Severe mental health problems
Policy makers and researchers in the Mental Health Care Services primarily use the term severe mental health problems to identify a specific group of patients. They are patients who have been in long term care, and who experience issues in different areas of life (for example besides psychotic symptoms, also issues such as housekeeping difficulties, problems with neighbours, unopened mail, and debt accumulation).
The recovery experiences of people with severe mental health problems have led to experiential expertise. They discovered that they were able to bring about changes in their recovery in ways in which the care they were receiving couldn’t. During exchanges about their disorder and recovery experiences, people also discovered that they were able to support each other, in a way which was different to that provided by regular care provision.
Recovery and recovery support
Recovery is a relatively new concept in the Mental Health Care Services, and refers to something other than the cure of disease alone. During a recovery process a personal balance is rediscovered, following the experience of (serious) mental problems. One gets over the miserable consequences of having mental health problems, and rediscovers the (lost) potential to lead a fulfilled life, with or without the mental health vulnerability.
A psychosis is a mental problem in which people lose the normal contact with reality. Somebody experiencing psychosis can be confused, have hallucinations and hear voices. The term “psychosis” is very broad and is often mixed up with schizophrenia. A psychosis can also appear once in a life time or as an expression of bipolar type 1 disorder or major depression. Schizophrenia and other psychotic disorders are some of the most disruptive mental health conditions. Furthermore the term ‘schizophrenia’ carries a lot of stigma.
Rehabilitation and participation
People with severe mental health problems feel that they are ‘participating’ when they take part in society, and fulfil roles in the community. Participating can occur in different areas, such as work (paid or voluntary), following a course, joining a club, doing a sport, having social relations, domestic and family life. Rehabilitation is firmly linked to notions such as hope, outlook and advancement (Dröes & Van Weeghel, 1994).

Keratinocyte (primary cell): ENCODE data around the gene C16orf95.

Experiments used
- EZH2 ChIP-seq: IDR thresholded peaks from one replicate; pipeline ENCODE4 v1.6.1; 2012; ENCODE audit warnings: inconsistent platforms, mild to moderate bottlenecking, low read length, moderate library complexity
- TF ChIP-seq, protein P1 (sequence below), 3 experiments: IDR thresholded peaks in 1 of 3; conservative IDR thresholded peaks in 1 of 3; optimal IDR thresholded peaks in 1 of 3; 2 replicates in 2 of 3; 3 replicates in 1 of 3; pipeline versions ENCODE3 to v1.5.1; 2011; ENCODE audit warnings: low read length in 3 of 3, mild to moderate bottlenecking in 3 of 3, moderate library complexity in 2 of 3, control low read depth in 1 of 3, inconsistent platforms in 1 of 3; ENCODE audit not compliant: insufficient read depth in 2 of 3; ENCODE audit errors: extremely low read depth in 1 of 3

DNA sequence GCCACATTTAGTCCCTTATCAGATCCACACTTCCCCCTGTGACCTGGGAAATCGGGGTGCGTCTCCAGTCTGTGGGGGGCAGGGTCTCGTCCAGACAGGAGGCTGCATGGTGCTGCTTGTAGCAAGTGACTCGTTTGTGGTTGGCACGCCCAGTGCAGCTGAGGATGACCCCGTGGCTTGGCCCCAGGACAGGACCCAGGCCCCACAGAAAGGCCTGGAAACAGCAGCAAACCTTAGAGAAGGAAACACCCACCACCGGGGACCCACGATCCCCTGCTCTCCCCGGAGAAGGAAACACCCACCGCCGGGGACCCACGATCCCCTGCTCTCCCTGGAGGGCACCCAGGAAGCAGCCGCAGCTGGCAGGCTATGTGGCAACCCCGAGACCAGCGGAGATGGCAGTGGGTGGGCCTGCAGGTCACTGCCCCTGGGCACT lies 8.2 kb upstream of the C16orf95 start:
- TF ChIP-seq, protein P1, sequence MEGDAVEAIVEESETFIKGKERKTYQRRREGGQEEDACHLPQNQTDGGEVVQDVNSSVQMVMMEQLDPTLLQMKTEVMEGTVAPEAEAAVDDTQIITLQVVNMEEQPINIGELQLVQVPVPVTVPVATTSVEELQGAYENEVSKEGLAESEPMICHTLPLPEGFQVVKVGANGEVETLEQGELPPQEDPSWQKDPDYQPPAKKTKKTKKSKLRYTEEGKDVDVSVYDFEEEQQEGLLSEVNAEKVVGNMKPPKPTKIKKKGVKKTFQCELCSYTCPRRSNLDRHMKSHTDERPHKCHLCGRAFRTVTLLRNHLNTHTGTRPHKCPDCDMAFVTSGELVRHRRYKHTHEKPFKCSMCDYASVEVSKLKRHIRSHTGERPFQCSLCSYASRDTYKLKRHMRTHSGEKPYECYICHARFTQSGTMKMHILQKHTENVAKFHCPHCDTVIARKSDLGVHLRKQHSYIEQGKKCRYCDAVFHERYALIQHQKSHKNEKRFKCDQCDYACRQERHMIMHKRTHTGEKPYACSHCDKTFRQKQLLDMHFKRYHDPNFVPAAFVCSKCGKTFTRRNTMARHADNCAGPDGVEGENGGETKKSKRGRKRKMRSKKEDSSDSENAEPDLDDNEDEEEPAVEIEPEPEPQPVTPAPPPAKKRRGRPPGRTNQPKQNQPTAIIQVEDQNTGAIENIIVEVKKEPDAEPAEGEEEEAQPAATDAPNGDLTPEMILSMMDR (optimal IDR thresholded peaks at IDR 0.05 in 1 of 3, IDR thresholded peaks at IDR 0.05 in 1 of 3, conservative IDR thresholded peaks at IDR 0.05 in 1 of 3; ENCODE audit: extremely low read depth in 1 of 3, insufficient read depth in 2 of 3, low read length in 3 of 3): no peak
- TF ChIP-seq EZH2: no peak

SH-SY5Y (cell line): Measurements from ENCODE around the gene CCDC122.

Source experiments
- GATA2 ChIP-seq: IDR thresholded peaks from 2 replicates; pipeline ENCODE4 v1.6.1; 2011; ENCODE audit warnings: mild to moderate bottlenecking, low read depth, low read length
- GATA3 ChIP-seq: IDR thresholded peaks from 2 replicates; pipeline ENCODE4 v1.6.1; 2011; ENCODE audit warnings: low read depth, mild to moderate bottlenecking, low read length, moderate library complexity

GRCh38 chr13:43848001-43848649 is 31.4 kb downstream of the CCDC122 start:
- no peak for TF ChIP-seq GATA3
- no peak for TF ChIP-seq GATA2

Stigma is a sociology concept, and the literal meaning is: a mark which distinguishes people from one another and attributes unpleasant characteristics to them, such as dangerous, untrustworthy, or unpredictable behaviour. When certain people or groups have a stigma attached to them, they are rejected, ignored or avoided by others.
On 9 januari 2015 there was the Masterclass Research Antistigma interventions bij Tranzo (Tilburg University). Prof. dr. Graham Thornicroft gave the lecture ‘What we know from research concerning anti-stigma interventions’. Prof. dr. Graham Thornicroft, King’s College, UK, is an important reseacher on stigma and psychiatry and one of the initiators of the campaign Time to Change in Great-Britain.
Watch the lecture:
By ‘early psychosis’ we mean the period leading up to the first psychotic symptoms, when a variety of symptoms and issues can usually already be identified, up until the first five years of a psychotic disorder. When people suffer from a psychotic episode, this usually influences their daily lives.
Work and severe mental health problems
People with a severe mental disorder find that in many areas in society and the community they get left behind, including work. There is a wide gap between what they would like, and the actual reality. In the Netherlands, prospects in the workplace for people with severe mental disorders are extremely limited.
Individual Placement and Support (IPS) is an employment service that helps more people with mental illness obtain employment than any other type of vocational program. Phrenos delivers training and consultation services helping implementing IPS in Dutch Mental Health Care Services.
Watch an interview with Gary Bond about IPS: